There are three potential, non-mutually exclusive consequences of protein SUMOylation. First, SUMOylation can prevent protein-protein interactions through steric hindrance (Dustrude et al., 2016). Second, SUMO can compete with other post-translational modifications that occur on the same K residue such as ubiquitination, methylation, or acetylation (Anderson et al., 2012; Wang et al., 2014). The third and most common function of SUMOylation is to promote protein-protein interactions (Psakhye and Jentsch, 2012; Seifert et al., 2015). SUMO interacts with specific protein binding domains, and the best studied is the SUMO-interacting motif (SIM; Hecker et al., 2006; Kerscher, 2007; Chang et al., 2011; Namanja et al., 2012; Aguilar-Martinez et al., 2015; Jardin et al., 2015). In general, the SUMO-SIM bond is relatively weak and serves to increase the affinity between proteins that bind one another through additional contacts. Thus, SUMOylation may stabilize an existing interaction and/or facilitate recruitment of a protein.
In some cases, SUMOylation enzymes can target an entire group of physically or functionally connected proteins. Importantly, a protein that is SUMOylated often possesses one or more SIMs. Thus, group SUMOylation can result in a set of interlocking Lego-like interactions for each protein in a complex, and the collection of individually weak SUMO-SIM bonds stabilizes the entire structure (Jentsch and Psakhye, 2013). In native cells, Kv4 channels exist in a ternary complex comprising four α-subunits, four cytoplasmic KChIP subunits, and four transmembrane DPPL subunits (Jerng et al., 2005; Amarillo et al., 2008; Foeger et al., 2012; Jerng and Pfaffinger, 2012; Wang et al., 2015). It is possible that group SUMOylation could stabilize the ternary complex, as prediction software indicates that all Kv4 channels, all KChIPs (1–4) and DPP6/10 possess multiple potential SUMO and SIM domains. In support of this idea, both KChIPs and DPPLs regulate Kv4 surface expression and gating (Jerng and Pfaffinger, 2014), and both have the potential to interact with Kv4 C-terminal SUMOylation sites (Sokolova et al., 2003; Callsen et al., 2005; Ren et al., 2005; Han et al., 2006; Lin et al., 2014). It is also possible that cytoplasmic C-terminal SUMOylation could regulate interactions between the Kv4.2 α-subunits, themselves, or C-terminal intra-molecular interactions (Hatano et al., 2004). SUMOylation could also regulate Kv4α interactions outside the ternary complex, as the C-terminus is known to interact with additional proteins, like SAP97 (Gardoni et al., 2007; El-Haou et al., 2009; Jerng and Pfaffinger, 2014).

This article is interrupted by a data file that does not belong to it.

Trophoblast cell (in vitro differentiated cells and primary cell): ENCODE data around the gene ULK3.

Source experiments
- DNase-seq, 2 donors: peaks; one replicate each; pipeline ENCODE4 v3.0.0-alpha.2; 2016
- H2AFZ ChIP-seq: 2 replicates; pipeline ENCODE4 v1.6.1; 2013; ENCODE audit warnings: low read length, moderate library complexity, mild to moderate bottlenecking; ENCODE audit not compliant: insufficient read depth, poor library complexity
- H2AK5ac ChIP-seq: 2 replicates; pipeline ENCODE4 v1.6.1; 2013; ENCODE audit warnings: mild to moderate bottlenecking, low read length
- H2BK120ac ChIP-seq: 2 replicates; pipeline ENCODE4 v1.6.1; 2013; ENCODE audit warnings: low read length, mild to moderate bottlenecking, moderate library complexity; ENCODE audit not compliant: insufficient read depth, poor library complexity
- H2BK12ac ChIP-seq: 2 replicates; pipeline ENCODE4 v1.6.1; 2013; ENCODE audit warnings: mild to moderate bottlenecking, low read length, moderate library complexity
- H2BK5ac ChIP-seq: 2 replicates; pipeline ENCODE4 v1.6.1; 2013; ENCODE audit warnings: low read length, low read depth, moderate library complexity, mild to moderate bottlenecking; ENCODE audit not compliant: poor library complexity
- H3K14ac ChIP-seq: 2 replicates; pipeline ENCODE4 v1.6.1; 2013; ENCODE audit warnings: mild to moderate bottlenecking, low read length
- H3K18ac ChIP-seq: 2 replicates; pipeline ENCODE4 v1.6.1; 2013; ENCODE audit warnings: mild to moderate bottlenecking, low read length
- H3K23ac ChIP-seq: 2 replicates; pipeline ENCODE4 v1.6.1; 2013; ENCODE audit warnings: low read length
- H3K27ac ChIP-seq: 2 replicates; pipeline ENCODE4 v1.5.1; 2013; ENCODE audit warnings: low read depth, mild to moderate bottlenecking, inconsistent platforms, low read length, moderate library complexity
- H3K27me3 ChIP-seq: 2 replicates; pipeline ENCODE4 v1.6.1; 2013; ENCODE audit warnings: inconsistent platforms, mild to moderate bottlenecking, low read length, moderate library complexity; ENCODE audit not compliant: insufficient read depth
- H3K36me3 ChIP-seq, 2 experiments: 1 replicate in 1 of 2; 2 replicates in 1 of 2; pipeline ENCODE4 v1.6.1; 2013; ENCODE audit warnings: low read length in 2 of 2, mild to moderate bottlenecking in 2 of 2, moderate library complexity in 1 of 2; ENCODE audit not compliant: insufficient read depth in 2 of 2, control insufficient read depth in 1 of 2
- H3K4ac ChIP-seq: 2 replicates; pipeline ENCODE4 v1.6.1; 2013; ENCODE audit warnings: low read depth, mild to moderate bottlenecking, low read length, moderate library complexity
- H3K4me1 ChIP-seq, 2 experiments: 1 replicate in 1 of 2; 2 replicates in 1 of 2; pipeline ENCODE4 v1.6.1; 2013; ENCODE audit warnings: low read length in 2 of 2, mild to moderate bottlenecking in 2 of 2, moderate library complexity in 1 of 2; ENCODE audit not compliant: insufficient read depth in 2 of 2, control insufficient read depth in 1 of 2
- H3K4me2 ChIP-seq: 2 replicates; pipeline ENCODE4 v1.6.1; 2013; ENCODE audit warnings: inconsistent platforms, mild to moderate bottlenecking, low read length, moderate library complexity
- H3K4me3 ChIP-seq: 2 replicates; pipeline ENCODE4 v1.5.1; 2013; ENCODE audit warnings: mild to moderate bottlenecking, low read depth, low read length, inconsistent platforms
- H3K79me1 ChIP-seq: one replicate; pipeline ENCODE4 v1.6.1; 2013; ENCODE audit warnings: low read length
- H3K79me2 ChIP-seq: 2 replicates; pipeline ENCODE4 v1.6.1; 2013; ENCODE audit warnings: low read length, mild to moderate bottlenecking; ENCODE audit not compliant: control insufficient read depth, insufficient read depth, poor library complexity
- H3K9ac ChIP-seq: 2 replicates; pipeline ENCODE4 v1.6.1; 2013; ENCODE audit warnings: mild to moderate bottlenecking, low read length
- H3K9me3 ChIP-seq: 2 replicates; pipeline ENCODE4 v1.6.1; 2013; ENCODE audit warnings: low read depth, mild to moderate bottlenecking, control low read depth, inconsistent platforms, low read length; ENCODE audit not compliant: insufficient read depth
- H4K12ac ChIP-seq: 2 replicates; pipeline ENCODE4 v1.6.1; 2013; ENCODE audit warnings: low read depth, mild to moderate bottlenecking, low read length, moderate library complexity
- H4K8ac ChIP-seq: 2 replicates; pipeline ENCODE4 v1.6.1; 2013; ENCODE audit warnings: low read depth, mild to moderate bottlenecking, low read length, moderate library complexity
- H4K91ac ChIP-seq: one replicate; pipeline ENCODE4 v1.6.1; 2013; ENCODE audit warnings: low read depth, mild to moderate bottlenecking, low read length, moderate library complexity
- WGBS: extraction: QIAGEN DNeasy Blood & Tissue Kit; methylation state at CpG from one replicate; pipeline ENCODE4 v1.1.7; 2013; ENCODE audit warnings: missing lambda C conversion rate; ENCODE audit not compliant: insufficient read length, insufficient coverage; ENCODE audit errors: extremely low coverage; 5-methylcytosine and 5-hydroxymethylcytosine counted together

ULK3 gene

In HEK cells stably or transiently expressing Kv4.2g, enhancing SUMOylation at K437 increased channel surface expression by up to 95% without altering IA Gmax, suggesting SUMOylation increased the number of silent channels in the plasma membrane. The human protein atlas indicates KChIP2-4 are endogenously expressed at a low but detectable level in HEK cells2, and a previous study showed that co-expression of Kv4.2 and KChIP2 in HEK cells produced a 40-fold increase in Kv4.2 surface expression but only a 3-fold increase in Kv4.2 current density (Foeger et al., 2010). These data suggest SUMOylation at K437 could modulate the Kv4.2-KChIP interaction. SUMOylation could also stabilize interactions with endogenous SAP97 which is expressed at high levels in HEK cells2 and has been shown to increase Kv4 surface expression. On the other hand, attachment of a bulky SUMO at K437 might also reduce C-terminal interactions necessary for endocytosis (Nestor and Hoffman, 2012).
In HEK cells stably or transiently expressing Kv4.2g, increasing SUMOylation at K579 reduced IA Gmax by ~30%–50% without altering channel surface expression. Replacing K with R had the same effect. Since enhancing K579 SUMOylation produced the same effect as removing K579, SUMOylation most likely blocked an interaction involving K579 that influenced peak current amplitude.